"Taco Chick and Salsa Girl" (dir Kurt Koehler 2005 USA 15 min video) This isn't the first time that T.C. and S.G. has been at the festival. The first pair of videos about 3 years ago were terrible. However, they've improved! There were some genuine laughs produced by these drag queen super heroes! As long as you check your political correctness out at the door, that is...

These three were just ok and not really worth going into at this point: "Ping Pong Love" (dir Bo Mehrad 2004 USA 10 min video); "Feltch Sanders" (dir Abe Sylvia 2004 USA 12 min 16mm) (Note Diane W.: This was a gay private eye 'comedy' that might have bumped YOUR submission?!); "The Homolulu Show" (dir Frank Mosvold 2004 Norway 1 min - apparently an ad - 35mm)

And these two were just terrible! "The Devil's Day" (dir Sean Drakes 2004 USA 9 min video) Subtitled as an "experimental documentary" it was just crap; "Between the Boys" (dir Jake Yuzna 2004 USA 4 min video) What starts off as a fairly sexy little erotic treat, turns spine shivering weird as we find out that they are brothers. ick. However, the next two features cleansed the palate, as it were, starting with:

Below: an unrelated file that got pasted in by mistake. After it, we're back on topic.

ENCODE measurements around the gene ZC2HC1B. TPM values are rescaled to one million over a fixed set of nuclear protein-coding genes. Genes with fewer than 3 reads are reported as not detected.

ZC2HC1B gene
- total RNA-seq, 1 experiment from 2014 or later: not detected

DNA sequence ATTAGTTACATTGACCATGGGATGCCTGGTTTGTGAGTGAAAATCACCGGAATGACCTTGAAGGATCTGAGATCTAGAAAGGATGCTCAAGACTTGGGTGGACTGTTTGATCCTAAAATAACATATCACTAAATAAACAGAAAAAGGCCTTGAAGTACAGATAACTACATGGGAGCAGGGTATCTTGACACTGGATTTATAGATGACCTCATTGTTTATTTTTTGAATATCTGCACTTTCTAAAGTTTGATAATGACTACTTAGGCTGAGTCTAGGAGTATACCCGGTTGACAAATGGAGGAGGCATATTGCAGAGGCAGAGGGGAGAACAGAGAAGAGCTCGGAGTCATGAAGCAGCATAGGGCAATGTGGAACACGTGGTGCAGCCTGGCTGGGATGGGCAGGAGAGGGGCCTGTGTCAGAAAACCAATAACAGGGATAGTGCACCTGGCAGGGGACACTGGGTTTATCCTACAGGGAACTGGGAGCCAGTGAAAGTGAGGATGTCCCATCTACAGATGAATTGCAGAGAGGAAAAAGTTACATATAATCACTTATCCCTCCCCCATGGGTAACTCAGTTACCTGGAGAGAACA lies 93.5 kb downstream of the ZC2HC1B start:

"Unconscious" (dir Joaquín Oristrell 2004 Spain 108 min 35mm in Spanish with English subtitles) This is a hysterical mystery/farce about psychoanalysis, set in 1918 in Barcelona. A woman searches for her missing husband, who is a psychoanalyst, using the notes he has made of his patients. It culminates with a visit from Freud, himself! I. Loved. This! The production design is gorgeous! The jokes were GREAT! The leading lady was a hoot! And the score... oh, the score! The main waltz theme and the various tangos were lovely! I. Must. See. Again! After the film, they made everyone exit the theatre (ugh!) before the closing night feature:

"Transamerica" (dir Duncan Tucker 2005 USA 103 min 35mm) Felicity Huffman gives a brilliant (yes, the "B" word!!) performance as a male-to-female transexual, who discovers that she is the father of a son from a dalliance with a girl when she(he) was in college. Huffman is nearly Vanessa-Redgrave-in-"Second Serve"-Brilliant! Her technique is impeccable and she literally disappears in the role. During the Q&A, the director mentioned that the Weinsteins have picked it up for distribution by their new company in December, and are already planning an Oscar campaign for her. The film itself is quite good, though I did find it a bit heavy handed at times. However, it would seem that the audience disagreed with me...